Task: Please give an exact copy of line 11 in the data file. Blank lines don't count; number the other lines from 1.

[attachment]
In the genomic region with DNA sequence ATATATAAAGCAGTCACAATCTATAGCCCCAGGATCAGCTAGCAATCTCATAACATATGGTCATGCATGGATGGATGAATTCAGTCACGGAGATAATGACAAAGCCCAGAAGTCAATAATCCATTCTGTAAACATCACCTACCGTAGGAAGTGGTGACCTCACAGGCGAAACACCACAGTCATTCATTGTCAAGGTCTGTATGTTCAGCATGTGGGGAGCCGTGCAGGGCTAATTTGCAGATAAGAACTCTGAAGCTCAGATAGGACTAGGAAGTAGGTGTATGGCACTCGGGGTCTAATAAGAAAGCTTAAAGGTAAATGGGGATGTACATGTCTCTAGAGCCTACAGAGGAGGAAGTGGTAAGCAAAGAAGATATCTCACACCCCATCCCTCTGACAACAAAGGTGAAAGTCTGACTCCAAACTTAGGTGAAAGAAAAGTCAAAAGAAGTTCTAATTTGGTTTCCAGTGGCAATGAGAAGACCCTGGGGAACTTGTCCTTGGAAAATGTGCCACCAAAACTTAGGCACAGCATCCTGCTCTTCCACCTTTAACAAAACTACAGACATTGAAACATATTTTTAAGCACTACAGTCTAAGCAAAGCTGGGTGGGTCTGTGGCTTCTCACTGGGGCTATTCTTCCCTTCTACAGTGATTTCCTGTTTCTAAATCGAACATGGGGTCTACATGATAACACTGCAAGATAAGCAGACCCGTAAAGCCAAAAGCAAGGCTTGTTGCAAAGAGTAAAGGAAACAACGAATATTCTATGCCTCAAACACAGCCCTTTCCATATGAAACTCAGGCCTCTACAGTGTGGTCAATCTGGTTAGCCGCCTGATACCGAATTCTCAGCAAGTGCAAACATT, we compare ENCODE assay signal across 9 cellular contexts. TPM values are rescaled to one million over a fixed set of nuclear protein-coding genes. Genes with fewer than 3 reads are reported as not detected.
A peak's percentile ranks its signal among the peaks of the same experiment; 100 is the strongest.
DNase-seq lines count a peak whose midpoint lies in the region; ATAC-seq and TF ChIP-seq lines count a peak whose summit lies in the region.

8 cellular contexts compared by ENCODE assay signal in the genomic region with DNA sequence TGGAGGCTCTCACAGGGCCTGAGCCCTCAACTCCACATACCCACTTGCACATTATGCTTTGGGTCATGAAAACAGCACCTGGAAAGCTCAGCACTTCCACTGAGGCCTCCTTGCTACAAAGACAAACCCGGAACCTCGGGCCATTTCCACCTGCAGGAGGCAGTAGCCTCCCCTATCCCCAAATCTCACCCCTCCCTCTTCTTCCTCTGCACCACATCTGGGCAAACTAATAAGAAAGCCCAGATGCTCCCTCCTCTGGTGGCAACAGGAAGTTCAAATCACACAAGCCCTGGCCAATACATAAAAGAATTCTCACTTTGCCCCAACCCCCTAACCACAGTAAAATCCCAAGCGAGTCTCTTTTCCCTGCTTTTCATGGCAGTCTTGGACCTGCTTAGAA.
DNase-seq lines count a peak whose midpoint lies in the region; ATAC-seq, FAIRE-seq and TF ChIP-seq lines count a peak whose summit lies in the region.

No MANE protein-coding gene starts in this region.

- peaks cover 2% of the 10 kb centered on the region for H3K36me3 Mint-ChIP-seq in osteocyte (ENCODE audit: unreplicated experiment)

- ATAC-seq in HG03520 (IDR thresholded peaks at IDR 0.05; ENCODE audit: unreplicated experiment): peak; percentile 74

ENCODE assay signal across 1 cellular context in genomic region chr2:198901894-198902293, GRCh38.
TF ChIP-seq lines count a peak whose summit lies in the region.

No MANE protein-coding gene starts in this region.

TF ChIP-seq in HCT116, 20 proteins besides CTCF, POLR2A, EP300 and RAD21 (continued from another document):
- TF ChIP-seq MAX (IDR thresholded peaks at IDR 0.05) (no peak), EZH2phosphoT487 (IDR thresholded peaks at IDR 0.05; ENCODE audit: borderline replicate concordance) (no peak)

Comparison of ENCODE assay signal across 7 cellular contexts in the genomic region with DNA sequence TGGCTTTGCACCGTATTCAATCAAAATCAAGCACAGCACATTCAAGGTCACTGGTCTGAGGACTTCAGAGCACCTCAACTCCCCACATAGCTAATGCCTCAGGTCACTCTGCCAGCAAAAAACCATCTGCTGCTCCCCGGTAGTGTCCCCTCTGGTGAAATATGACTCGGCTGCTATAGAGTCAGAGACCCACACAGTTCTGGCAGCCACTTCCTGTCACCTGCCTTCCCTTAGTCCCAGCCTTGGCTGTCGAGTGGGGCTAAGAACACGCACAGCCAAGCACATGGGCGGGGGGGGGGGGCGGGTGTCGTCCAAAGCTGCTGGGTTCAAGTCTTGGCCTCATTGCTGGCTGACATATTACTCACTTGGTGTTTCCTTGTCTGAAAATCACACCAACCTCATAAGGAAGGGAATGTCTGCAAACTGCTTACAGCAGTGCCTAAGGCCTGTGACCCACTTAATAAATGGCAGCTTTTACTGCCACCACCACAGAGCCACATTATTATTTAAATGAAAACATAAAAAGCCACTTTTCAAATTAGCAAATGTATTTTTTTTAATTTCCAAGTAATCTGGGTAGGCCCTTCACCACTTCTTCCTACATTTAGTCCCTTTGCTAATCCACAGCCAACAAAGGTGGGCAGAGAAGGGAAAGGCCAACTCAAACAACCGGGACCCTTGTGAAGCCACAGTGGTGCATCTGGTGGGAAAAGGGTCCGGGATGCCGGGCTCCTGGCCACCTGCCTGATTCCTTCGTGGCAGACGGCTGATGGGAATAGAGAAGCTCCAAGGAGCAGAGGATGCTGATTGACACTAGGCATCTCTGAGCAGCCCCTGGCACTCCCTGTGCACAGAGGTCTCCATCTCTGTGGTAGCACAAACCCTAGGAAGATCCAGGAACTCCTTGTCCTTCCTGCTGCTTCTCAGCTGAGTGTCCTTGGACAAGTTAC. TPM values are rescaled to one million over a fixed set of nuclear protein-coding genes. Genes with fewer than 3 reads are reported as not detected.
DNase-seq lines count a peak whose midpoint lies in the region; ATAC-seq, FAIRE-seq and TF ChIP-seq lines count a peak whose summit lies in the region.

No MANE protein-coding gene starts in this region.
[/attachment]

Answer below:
No MANE protein-coding gene starts in this region.